This site uses cookies to provide you with more responsive and personalized service and to collect certain information about your use of the site.  You can change your cookie settings through your browser.  If you continue without changing your settings, you agree to our use of cookies.  See our Privacy Policy for more information.

The Spirit of Acts | Theology Matters

  • September 2007 Issue
Practical Theology

The early church assigned the title Acts of the Apostles to Luke’s description of the establishment and early development of the church. They might easily have titled it the Acts of the Holy Spirit. The ministry of the Holy Spirit is one of the dominant themes in Luke’s book. According to New Testament scholar Donald Guthrie, the events outlined in the book of Acts mark the inauguration of the age of the Spirit. Guthrie writes, “The whole development of ideas in the early history of the Christian movement is dominated by the Holy Spirit.”

Luke’s theology of the Spirit highlights two aspects of His ministry to those who belong to Jesus Christ: empowerment and confirmation. The Holy Spirit empowers believers to tell others about Jesus Christ (Acts 1:8). The early chapters of Acts describe how those who weeks earlier had denied Christ and fled from His enemies, were subsequently transformed into bold witnesses. Luke also shows how the Holy Spirit confirmed their testimony with signs and wonders. Consequently, Luke’s perspective on the Holy Spirit is more descriptive than didactic. As Guthrie explains, “As compared with the Epistles there is less reflection on the role of the Spirit but more on the actions of the Spirit.”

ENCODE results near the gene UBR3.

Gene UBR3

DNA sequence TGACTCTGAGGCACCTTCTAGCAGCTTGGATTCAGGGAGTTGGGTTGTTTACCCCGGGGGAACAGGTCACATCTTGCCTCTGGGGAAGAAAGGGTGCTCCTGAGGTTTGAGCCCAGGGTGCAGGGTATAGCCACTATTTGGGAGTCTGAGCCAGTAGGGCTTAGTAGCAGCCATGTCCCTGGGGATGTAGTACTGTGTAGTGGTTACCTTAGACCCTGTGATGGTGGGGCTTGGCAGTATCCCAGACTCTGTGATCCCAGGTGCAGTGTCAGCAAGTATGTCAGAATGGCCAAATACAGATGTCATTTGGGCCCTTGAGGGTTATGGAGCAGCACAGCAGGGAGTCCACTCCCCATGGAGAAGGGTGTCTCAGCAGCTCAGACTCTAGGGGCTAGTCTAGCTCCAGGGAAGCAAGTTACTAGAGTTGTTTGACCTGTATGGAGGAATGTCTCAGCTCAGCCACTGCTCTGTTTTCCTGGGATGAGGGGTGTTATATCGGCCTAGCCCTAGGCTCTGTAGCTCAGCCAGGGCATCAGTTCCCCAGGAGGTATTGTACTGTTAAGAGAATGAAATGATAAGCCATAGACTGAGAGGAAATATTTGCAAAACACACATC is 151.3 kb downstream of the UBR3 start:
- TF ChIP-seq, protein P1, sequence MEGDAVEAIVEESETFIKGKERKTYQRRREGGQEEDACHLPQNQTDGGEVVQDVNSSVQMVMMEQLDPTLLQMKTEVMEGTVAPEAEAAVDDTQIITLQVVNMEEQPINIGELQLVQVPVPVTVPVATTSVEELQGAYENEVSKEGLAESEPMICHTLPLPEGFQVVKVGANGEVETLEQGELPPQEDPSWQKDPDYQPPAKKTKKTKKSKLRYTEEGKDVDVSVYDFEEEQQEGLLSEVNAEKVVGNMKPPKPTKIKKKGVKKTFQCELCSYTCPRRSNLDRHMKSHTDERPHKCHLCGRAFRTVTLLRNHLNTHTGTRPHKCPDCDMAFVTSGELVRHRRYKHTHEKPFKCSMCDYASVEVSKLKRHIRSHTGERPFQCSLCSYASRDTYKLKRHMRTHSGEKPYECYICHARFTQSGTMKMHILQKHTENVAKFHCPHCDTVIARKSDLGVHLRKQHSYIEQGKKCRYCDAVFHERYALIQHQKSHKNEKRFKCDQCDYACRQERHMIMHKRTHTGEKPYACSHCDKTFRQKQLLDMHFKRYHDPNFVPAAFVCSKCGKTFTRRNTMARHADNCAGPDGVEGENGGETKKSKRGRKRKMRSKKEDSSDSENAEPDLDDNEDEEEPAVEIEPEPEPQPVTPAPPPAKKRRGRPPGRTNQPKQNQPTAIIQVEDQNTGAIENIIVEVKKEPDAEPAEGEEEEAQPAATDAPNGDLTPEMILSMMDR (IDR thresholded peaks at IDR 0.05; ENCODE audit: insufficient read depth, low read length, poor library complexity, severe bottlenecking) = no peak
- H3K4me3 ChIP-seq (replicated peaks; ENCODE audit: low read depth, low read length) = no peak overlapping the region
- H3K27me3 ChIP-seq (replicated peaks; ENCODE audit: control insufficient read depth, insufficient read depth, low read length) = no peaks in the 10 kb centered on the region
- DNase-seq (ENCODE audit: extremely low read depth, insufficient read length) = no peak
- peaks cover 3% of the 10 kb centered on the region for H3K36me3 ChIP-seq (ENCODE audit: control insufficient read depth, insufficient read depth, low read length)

Failure to recognize this distinction has resulted in confusion about the ministry of the Spirit, leading some to conclude that the signs and wonders described in Acts should be normative in the life of every believer. This does not appear to be the case. The miraculous actions of the Spirit were primarily intended to confirm the testimony of the Apostles. Even in the book of Acts itself, signs and wonders play a more prominent role in the beginning of the book than in the later chapters.

The Holy Spirit is the source of miracles, but the greater part of His ministry to believers does not involve miracles. John Stott notes that many of the gifts that believers receive through the Spirit are quite ordinary: “There is nothing miraculous about the gifts of teaching and encouraging, giving money and doing acts of mercy.” All these are the work of the Spirit as well. We should not let our interest in the unusual work of the Spirit cause us to miss out on His ordinary work in the life of the believer.

FOR FURTHER READING

To learn more about the Holy Spirit’s work and ministry, read Baptism and Fullness: The Work of the Holy Spirit Today by John Stott (InterVarsity).

BY Dr. John Koessler

Dr. John Koessler, who retired as professor emeritus from Moody Bible Institute, formerly served in the division of applied theology and church ministry. John and his wife Jane enjoy living in a lakeside town in Michigan. A prolific writer, John’s books include Dangerous Virtues: How to Follow Jesus When Evil Masquerades as Good (Moody Publishers), The Radical Pursuit of Rest (InterVarsity), The Surprising Grace of Disappointment (Moody), and True Discipleship (Moody). John is a contributing editor and columnist for Today in the Word.

Find Practical Theology by Month